Do you try to reduce waste and save money? In our household, we are trying to (not the easiest job in a household of six I have to admit). All of our veg peelings go in the compost bin so no part is ever completely wasted, but it makes common sense to put as much as possible of the vegetable to good use first. Here’s how we use every part of a root vegetable, in this case a butternut squash (I admit my vegetable of choice would have been a pumpkin but squash is more readily available at the moment in my area).
Butternut Squash and Leek Nut Roast served with Skin On Potato and Butternut Squash Roasties and Roast Brussel Sprouts with Maple Syrup and Toasted Butternut Squash Seeds
Preparing the Butternut Squash
All parts of butternut squash are edible- the flesh, the skin, the seeds and the stem. Therefore I left the skin on which has three advantages- firstly it means less waste, secondly it equals extra nutrients and lastly it eliminates the need to peel the vegetable therefore saving time (I hate peeling vegetables!).
I began to cut the squash and sort into four sections to use in different ways- the cubed flesh to use in the nut roast, the chipped skin/wedges to make into “roasties”, the seeds to be toasted and the stem to boil for stock.
Roasted Butternut Squash Seeds
Butternut Squash Seeds
We all know that roasted pumpkin seeds are delicious, well, roasted butternut squash seeds are tasty too. When salted some say they taste like bacon (a strange fact I know, but try it and taste it for yourself and you’ll find it’s true).
Scoop the seeds out of the squash, rinse, dry then drizzle with oil, season with salt and roast for 20 minutes.
Skin On Potato and Butternut Squash Roasties
Skinned outside edges of 1 butternut squash
2kg potatoes (I used Albert Bartlett Rooster Potatoes)
Salt and Pepper to Season
Rosemary to season
Cut all the skinned sides off the butternut squash.
Heat oil in a baking dish. Chop the squash into wedges or roasties. Use all of the skinned edges of one butternut squash. Take a 2kg bag of rooster potatoes, wash, leave the skin on and quarter.
Season the oil with salt, pepper and rosemary. Add the skin on squash and potatoes. Roast for approximately one hour (until crispy on the outside and soft on the inside).
Butternut and Leek Nut Roast
1 small onion, chopped,
1 small leek, chopped,
Flesh of 1 butternut squash, cubed.
200g chopped nuts
2 tablespoons chia and flax seeds
2 tablespoons soy sauce
2 tablespoons yeast extract
Half of the roasted butternut squash seeds
I know that the “nut roast” is a vegan and vegetarian cliche but it’s the first time I’ve featured one on this blog (apart from when I ate nut roast at out local vegan cafe)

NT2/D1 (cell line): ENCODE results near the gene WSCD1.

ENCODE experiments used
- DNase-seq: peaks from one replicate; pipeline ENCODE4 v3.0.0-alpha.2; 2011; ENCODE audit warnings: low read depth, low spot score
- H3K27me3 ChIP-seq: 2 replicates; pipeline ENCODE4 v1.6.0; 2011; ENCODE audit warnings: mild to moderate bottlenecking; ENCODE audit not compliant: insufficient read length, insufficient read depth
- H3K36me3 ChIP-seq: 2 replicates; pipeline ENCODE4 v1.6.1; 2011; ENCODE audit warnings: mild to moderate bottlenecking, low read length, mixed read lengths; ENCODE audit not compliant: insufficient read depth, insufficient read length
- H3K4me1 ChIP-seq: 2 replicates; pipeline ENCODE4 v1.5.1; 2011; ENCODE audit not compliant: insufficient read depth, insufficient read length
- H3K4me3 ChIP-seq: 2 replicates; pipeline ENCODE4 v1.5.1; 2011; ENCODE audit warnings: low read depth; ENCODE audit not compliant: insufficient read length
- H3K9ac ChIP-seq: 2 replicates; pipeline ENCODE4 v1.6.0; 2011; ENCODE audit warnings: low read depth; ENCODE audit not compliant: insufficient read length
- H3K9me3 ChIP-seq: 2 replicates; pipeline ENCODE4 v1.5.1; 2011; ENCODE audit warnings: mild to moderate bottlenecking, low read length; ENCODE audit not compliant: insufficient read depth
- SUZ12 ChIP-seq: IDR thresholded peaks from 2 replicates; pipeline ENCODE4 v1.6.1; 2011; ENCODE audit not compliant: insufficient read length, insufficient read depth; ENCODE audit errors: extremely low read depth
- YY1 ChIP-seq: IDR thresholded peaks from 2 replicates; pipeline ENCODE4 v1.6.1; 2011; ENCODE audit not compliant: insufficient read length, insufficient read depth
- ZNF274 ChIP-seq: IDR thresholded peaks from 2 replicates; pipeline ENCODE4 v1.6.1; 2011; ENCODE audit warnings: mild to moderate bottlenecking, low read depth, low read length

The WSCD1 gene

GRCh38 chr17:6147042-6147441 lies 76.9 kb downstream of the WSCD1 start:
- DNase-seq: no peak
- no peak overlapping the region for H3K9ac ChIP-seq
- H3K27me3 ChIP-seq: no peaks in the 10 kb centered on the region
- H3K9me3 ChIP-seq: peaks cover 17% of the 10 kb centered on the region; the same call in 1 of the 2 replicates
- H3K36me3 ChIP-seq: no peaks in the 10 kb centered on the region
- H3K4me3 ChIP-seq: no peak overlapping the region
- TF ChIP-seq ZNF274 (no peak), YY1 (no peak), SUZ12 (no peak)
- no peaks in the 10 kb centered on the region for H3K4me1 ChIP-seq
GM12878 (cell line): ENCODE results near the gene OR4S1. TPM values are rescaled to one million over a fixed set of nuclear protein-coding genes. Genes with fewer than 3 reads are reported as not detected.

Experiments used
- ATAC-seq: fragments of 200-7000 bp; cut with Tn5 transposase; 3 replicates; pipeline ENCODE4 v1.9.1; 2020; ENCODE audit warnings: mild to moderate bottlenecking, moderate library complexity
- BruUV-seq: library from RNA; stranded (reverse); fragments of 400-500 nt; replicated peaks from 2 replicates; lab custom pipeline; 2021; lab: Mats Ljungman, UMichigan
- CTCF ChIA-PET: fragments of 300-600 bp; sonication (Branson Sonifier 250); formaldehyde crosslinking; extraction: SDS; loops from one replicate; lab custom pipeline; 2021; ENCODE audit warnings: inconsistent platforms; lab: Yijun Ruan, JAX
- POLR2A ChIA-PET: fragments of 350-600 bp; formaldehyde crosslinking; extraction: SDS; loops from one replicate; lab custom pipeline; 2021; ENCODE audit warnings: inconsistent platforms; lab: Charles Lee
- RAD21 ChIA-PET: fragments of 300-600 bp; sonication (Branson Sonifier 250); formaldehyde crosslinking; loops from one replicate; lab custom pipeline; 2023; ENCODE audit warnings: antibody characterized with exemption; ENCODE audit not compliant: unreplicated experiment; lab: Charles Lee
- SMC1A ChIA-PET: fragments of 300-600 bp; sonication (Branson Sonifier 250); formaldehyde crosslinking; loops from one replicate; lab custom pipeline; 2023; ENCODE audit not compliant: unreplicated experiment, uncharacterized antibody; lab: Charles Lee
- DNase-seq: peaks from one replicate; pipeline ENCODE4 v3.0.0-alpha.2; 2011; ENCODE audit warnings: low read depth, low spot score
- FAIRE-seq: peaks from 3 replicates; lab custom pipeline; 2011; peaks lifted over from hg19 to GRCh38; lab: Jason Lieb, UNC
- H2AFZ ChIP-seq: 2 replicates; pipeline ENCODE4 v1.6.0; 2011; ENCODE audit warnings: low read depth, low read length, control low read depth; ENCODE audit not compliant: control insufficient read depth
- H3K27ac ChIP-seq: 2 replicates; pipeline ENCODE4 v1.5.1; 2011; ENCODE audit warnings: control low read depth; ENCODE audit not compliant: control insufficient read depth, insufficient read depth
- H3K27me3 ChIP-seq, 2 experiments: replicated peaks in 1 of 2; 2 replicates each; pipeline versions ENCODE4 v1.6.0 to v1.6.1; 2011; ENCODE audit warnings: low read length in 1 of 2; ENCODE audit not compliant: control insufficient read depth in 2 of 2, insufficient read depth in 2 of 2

so I hope you can forgive me.
First saute one small onion, one small leek and all the butternut squash flesh in a pan.
Meanwhile combine the water, chia and flax seeds and nutritional yeast flakes in a jug.
Once the squash and leeks are tender add the ingredients of the jug, the nuts and the soy sauce to the pan.
Combine all ingredients and place in a lined roast tin. Sprinkle over half of the roasted butternut squash seeds. Bake in the oven for 30 minutes.
Roasted Brussel Sprouts with Maple Syrup and Roasted Butternut Squash Seeds
500g Brussel Sprouts
2 tablespoons olive oil
Salt and Pepper to season
2 tablespoons Maple Syrup (I used Clarks)
Half of the roasted butternut squash seeds (see above)
Preheat oil in a baking tray. Add the brussel sprouts, season with salt and pepper and roast for about 25 minutes (until soft).
Add the maple syrup and butternut squash seeds, toss well and roast for five to ten more minutes.
Leftover Vegetables and Peel Stock Gravy
These recipes aim to reduce the vegetable waste to zero, however at this stage if you have any vegetable leftovers, such as the butternut squash and leek stem then these can still be used to make stock and then a rich gravy.
The No Waste Vegan and Vegetarian Festive Feast
I hope these recipes have showed you that with vegetables, a few basic ingredients and seasonings, you can make a zero waste vegan festive feast. Serve this delicious Butternut Squash and Leek Nut Roast, Skin On Butternut Squash and Potato Roasties, Roasted Brussel Sprouts with Maple Syrup and Butternut Squash Seeds with boiled vegetables, such as carrots (for colour) and peas, and a fresh sage and onion stuffing.
The nut roast will travel well if you need a vegan or vegetarian dish to bring to friends and family this Christmas.
I hope you’ve enjoyed this post, for more information on this Vegetable Tribe Trend please see “root to leaf” cooking by Kate Hackworthy (Veggie Desserts) on Leisure Cooker.
How do you reduce waste? Are you a fan of root to leaf cooking?